California, the biggest buyer of vehicles in the U.S., is banning sales of new gasoline- and diesel-powered cars and trucks in the state by 2035 with an executive order signed by Governor Gavin Newsom. It’s the single-most aggressive such action ever taken by any U.S. state or nation to fight carbon pollution that’s fueling higher temperatures and wildfires in California and persistent air-quality problems from automotive exhaust.
“To get to a carbon-free economy by 2045 we can’t get there without transportation,” Newsom said in a webcast today. “We are marking a new course … with a firm goal that by 2035 we will eliminate in the state of California sales of internal combustion engines.”
While new carbon-fueled vehicles can’t be purchased after the law takes effect, “you can keep your current car or buy a used car,” he said. “We’re not taking anything away.”
With a population of 40 million the state buys more than 10% of all new cars and trucks sold in the U.S. annually and is the country’s biggest market for electric vehicles, with about 750,000 on the road today. California also has 34 companies making or planning to produce electric vehicles, most notably Palo Alto-based Tesla (TSLA). The combined value of this company’s “half a trillion dollars,” Newsom said.
Transportation accounts for more than half of California’s carbon pollution, 80% percent of smog-forming pollution and 95% of harmful diesel emissions, Newsom’s office said in a statement. As a result, cities and towns in the Los Angeles region and the state’s Central Valley consistently have some of the worst air quality in the U.S.
“California's move to zero emissions is ambitious, but not surprising. Climate change is top of mind for many Californians who have increasingly been affected by the devastating wildfires that seem to have only worsened in recent years,” said Jessica Caldwell, Edmunds' executive director of insights. “This transition away from gas-powered vehicles is a major shift that won't miraculously happen on New Years Day in 2035. To help encourage consumer buy-in there will likely need to be financial incentives to get more people willing to go electric.”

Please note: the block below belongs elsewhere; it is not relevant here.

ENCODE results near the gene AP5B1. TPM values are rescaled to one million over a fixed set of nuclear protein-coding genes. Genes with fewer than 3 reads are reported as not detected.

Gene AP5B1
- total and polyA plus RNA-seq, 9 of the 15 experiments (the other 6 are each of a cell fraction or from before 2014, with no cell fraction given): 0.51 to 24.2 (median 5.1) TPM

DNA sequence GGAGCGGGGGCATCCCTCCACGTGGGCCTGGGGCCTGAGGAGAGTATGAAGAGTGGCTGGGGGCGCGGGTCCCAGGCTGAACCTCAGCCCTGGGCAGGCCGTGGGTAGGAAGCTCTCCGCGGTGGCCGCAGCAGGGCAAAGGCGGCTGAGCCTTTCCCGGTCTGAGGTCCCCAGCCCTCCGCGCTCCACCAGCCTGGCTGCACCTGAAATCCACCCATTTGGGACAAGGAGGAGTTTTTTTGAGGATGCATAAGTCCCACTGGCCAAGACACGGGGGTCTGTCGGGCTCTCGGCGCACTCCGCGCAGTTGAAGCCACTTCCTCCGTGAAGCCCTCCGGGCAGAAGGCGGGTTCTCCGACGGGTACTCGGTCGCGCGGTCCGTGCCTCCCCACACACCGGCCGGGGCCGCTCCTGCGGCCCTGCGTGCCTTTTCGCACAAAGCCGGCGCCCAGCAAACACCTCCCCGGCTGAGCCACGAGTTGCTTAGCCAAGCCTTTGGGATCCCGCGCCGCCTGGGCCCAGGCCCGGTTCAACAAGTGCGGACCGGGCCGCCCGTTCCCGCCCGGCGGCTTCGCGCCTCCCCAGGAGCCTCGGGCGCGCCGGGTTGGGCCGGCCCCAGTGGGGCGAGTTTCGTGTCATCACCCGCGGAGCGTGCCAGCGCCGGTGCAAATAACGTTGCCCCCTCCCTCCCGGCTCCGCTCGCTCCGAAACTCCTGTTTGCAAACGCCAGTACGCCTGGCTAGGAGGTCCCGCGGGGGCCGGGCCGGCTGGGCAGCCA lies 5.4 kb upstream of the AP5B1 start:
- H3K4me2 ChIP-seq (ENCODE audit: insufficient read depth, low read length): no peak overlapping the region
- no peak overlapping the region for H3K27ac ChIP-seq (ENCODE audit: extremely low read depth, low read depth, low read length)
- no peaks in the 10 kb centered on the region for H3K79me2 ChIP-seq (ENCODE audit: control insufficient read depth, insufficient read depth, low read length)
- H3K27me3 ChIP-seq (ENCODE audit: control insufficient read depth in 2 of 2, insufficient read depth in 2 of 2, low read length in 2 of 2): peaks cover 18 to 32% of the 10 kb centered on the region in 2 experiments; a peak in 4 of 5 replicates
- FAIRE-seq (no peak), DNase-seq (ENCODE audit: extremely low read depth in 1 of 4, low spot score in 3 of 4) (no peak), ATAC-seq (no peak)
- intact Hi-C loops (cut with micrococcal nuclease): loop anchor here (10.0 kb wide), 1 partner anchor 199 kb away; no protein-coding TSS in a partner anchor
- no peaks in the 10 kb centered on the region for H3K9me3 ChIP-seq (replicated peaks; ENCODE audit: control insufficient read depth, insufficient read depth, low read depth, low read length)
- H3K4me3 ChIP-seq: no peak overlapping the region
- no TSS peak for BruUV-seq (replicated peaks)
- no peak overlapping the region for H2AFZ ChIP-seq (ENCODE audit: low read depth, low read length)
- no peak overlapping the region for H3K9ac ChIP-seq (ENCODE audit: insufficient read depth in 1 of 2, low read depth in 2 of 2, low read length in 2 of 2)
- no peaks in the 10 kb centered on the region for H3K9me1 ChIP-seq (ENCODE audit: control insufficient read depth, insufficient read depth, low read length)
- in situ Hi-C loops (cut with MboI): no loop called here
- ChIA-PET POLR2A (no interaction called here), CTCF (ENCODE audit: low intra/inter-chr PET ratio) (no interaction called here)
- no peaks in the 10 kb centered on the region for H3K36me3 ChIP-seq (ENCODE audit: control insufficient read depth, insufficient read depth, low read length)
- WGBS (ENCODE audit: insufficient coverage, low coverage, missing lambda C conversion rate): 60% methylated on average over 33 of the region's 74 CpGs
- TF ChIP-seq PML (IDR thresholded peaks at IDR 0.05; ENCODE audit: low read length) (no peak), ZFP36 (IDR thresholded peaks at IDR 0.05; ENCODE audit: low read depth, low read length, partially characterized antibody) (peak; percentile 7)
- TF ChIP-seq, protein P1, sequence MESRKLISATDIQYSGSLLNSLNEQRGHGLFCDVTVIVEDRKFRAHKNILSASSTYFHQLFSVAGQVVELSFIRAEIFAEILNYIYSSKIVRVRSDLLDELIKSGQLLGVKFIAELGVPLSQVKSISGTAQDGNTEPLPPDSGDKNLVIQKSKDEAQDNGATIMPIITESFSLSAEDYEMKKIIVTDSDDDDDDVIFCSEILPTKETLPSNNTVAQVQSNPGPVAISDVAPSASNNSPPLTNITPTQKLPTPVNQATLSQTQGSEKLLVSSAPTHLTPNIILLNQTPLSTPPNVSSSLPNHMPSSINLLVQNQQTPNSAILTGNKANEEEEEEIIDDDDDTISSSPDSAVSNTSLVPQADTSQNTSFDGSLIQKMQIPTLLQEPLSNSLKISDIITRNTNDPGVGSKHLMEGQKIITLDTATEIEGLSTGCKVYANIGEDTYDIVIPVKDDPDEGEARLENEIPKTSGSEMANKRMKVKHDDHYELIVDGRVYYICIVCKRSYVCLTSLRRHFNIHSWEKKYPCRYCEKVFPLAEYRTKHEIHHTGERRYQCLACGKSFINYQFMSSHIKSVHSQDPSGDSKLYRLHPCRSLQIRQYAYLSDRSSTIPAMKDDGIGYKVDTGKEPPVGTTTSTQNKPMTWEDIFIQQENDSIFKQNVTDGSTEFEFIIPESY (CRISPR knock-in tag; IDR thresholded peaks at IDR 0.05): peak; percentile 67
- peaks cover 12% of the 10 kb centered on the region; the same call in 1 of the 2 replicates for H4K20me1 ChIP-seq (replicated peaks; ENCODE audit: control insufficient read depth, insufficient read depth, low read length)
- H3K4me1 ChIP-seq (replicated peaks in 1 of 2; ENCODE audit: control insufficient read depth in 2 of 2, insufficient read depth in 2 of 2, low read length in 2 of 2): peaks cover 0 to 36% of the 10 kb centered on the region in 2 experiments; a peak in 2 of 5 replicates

Along with the rule of passenger vehicles, California’s Air Resources Board is to set regulations requiring medium- and heavy-duty vehicles to be zero emission by 2045, according to Newsom’s office. Drayage trucks, that haul cargo to and from the state’s ports, will need to be zero-emission by 2035.
California’s previous environmental and emissions rules have been fought by automakers, oil companies and the Trump Administration, and Newsom’s new order undoubtedly will face legal challenges. Nevertheless, six automakers that have previously agreed to stick with California’s tough automotive emissions rules are supporting the switch away from gasoline. They include Ford, Volkswagen, Honda, BMW and Volvo.
“We agree with Governor Newsom that it’s time to take urgent action to address climate change,” Ford said in a statement. Newsom signed his order on the hood of an electric Ford Mustang Mach-E on Wednesday. “Progress requires public-private partnerships, smart infrastructure and key resources that encourage consumers to invest in electrified products. We look forward to continuing to do our part to drive this transformation.”
Separately, Newsom also said his order includes a ban on fracking for oil and gas production in the state.
The announcement comes the same day Volkswagen unveiled pricing and an on-sale date for its battery-powered ID.4 hatchback and a day after Elon Musk touted Tesla’s plans for cheaper batteries that he says will lead to a $25,000 electric car within the next few years.